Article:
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Volume of a Partial Sphere

Date: 01/07/98 at 18:50:46
From: Thomas Lee
Subject: Volume of a partial sphere

If I take a spherical container filled with fluid and then introduce a 
bubble of gas into the container (which displaces the fluid so the 
bubble's volume remains unchanged), what would be the surface of the 
sphere which is in contact with the bubble (assuming the bottom 
meniscus of the bubble is flat - i.e. that part which is not in 
contact with the container) given the volume/radius of the sphere and 
the volume of the bubble?

I am asking this because I will be giving a talk on the use of 
intra-ocular gases in eye surgery.

Date: 01/08/98 at 08:35:32
From: Doctor Jerry
Subject: Re: volume of a partial sphere redux

Hi Thomas Lee,

As I understand the problem, you have a sphere of radius a (this is 
the container) into which is put a (small) bubble of gas, say of 
radius b.  In my visualization, this small bubble rises to the top of 
the container and deforms to something fitting against the sphere on 
top and having a flat bottom. I take it that the physics of the 
situation makes this at least approximately true.

You ask "what would be the surface of the sphere which is in contact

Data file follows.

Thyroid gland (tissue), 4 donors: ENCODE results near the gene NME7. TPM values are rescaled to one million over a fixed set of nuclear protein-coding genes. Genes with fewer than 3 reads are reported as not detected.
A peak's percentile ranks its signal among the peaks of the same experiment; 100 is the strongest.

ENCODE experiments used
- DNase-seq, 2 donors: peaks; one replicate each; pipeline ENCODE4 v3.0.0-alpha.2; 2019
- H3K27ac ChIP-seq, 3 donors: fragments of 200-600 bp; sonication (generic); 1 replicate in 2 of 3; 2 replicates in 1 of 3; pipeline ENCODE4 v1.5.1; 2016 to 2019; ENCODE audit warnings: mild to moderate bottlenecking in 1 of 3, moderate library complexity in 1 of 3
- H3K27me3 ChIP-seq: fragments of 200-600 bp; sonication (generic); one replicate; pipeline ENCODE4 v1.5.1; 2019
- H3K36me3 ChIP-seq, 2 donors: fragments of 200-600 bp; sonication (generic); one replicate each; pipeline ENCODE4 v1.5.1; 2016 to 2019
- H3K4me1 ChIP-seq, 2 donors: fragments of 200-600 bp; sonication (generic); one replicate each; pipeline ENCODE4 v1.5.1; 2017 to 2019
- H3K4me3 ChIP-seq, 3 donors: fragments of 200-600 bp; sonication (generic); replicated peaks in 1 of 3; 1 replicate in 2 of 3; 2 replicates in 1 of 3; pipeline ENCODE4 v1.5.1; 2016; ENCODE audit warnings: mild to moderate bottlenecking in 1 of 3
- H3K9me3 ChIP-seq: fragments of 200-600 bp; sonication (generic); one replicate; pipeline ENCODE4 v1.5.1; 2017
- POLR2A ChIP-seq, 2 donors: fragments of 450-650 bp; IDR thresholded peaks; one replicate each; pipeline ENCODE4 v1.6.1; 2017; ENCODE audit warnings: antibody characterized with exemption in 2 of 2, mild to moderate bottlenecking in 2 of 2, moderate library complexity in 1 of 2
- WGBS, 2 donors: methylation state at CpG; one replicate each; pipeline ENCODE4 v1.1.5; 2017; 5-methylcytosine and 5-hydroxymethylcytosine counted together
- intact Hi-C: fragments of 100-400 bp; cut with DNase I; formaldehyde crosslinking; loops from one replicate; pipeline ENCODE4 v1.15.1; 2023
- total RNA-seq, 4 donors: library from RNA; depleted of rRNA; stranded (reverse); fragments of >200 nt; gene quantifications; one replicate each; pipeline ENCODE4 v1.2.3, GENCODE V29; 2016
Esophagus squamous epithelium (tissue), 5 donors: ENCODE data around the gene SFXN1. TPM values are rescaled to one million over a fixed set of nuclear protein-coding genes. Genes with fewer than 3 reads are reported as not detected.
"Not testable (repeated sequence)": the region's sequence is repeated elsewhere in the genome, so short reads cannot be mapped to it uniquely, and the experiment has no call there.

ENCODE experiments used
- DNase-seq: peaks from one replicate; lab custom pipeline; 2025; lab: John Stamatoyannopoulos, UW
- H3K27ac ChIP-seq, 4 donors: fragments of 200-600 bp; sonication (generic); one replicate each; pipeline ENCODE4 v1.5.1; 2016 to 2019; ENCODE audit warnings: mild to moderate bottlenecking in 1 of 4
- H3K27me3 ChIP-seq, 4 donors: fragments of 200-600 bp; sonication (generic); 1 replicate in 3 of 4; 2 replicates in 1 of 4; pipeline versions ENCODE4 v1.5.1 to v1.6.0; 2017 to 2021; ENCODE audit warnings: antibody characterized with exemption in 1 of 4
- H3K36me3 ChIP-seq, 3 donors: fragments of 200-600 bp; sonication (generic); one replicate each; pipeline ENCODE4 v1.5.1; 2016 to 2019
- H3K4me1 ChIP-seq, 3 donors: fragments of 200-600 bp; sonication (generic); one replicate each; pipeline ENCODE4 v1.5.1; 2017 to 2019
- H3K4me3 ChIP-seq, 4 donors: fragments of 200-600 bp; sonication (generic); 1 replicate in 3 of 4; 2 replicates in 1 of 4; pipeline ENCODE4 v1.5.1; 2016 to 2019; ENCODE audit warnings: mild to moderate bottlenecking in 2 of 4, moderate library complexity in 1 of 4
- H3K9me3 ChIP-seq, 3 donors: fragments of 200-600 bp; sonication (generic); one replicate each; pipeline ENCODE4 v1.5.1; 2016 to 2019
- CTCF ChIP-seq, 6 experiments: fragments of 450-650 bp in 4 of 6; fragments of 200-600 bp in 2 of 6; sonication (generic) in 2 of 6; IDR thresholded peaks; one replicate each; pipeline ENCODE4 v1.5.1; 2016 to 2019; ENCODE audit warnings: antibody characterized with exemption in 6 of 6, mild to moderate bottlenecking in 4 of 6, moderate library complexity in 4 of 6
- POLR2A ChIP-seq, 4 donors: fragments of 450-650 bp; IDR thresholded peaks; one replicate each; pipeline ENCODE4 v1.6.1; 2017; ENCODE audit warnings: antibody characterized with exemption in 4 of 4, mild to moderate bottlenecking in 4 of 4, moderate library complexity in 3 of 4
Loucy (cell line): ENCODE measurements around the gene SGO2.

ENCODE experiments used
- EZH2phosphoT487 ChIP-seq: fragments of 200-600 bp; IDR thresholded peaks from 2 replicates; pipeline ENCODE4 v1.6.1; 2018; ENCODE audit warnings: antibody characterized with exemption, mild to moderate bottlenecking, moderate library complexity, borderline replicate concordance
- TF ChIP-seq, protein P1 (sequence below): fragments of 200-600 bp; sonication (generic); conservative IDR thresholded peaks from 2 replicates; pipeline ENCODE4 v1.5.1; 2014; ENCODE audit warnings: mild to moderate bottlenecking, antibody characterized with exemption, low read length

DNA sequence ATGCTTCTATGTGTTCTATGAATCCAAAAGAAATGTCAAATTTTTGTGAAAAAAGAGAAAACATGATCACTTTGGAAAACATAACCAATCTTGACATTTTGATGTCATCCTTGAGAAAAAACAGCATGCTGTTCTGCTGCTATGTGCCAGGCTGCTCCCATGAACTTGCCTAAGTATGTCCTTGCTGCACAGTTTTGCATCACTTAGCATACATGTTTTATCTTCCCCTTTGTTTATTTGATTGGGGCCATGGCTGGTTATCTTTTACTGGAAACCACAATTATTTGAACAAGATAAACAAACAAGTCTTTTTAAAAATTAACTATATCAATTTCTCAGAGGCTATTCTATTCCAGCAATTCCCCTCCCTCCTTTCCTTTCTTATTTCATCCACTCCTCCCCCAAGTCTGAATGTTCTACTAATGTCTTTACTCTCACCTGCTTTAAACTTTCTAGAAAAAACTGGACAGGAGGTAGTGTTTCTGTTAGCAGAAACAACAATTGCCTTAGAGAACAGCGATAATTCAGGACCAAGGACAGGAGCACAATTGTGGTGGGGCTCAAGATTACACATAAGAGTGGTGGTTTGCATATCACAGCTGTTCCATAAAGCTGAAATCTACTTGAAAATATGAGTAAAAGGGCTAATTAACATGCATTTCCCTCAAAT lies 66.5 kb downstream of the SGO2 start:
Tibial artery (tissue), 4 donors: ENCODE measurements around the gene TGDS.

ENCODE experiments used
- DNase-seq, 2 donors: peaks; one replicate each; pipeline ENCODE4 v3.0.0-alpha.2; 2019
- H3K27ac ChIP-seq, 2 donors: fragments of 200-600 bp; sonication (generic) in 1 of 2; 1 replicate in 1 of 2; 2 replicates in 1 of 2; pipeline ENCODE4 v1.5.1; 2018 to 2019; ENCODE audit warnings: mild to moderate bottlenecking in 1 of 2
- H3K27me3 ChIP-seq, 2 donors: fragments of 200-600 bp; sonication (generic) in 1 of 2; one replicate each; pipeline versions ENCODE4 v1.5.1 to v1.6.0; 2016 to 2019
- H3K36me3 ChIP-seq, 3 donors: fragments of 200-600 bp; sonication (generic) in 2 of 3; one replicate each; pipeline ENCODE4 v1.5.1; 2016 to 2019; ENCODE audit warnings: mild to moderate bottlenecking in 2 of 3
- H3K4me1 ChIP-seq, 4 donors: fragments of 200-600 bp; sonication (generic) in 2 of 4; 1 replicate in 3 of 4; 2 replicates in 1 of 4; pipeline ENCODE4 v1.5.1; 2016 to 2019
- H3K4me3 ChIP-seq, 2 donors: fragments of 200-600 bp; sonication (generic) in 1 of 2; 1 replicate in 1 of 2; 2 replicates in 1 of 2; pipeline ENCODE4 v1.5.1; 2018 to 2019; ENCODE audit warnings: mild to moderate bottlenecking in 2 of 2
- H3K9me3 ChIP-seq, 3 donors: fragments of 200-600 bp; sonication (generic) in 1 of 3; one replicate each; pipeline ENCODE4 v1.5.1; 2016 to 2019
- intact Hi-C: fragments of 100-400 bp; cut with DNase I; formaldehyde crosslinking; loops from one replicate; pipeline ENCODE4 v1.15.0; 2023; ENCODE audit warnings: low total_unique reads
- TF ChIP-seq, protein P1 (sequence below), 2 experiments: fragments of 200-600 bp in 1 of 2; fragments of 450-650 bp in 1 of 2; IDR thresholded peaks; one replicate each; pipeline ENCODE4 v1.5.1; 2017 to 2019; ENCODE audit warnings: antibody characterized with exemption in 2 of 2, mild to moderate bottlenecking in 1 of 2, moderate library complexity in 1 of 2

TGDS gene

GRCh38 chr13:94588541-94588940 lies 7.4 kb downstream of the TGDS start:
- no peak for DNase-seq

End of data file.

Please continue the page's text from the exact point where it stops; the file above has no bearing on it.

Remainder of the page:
with the bubble." My eye was drawn to the word "surface," hoping that 
you meant surface and not volume.  Of course, either could be 

So that I can make my terminology clear, imagine a circle of radius a 
(a cross-section of the container). Draw a horizontal line ABOVE the 
center of this circle. Suppose the horizontal line is h units from the 
top. I stress above since formulas may change if the horizontal line 
is below the center. I assumed above since the bubble is probably 
relatively small. Let me know if this isn't the case.

The chunk of the container lying above the plane corresponding to the 
line is called a spherical segment. Its volume is V=(pi*h^2/3)(3a-h) 
and its (top) surface area is S = 2*pi*a*h.

You said that the bubble doesn't change volume as it deforms. Okay, so 
whatever its shape, its volume is (4/3)*pi*b^3. So,

   (4/3)*pi*b^3 = (pi*h^2/3)(3a-h), 

where a and b are known. We can solve for h (it's just a quadratic) 
and, then, knowing h we can calculate S = 2*pi*a*h.

I'd be grateful if you would send a follow-up message.  
For one thing, I'd like to see if you agree with my calculations and 
my assumption about the size of the bubble. I'd also appreciate more 
detail about the circumstances of this calculation. I'm asking since 
I'm co-authoring a calculus book and would like to use this example as 
a project in the book. So, if I can attach some genuine application 
words and background, all the better. 

-Doctor Jerry,  The Math Forum
 Check out our web site!   
Associated Topics:
College Higher-Dimensional Geometry

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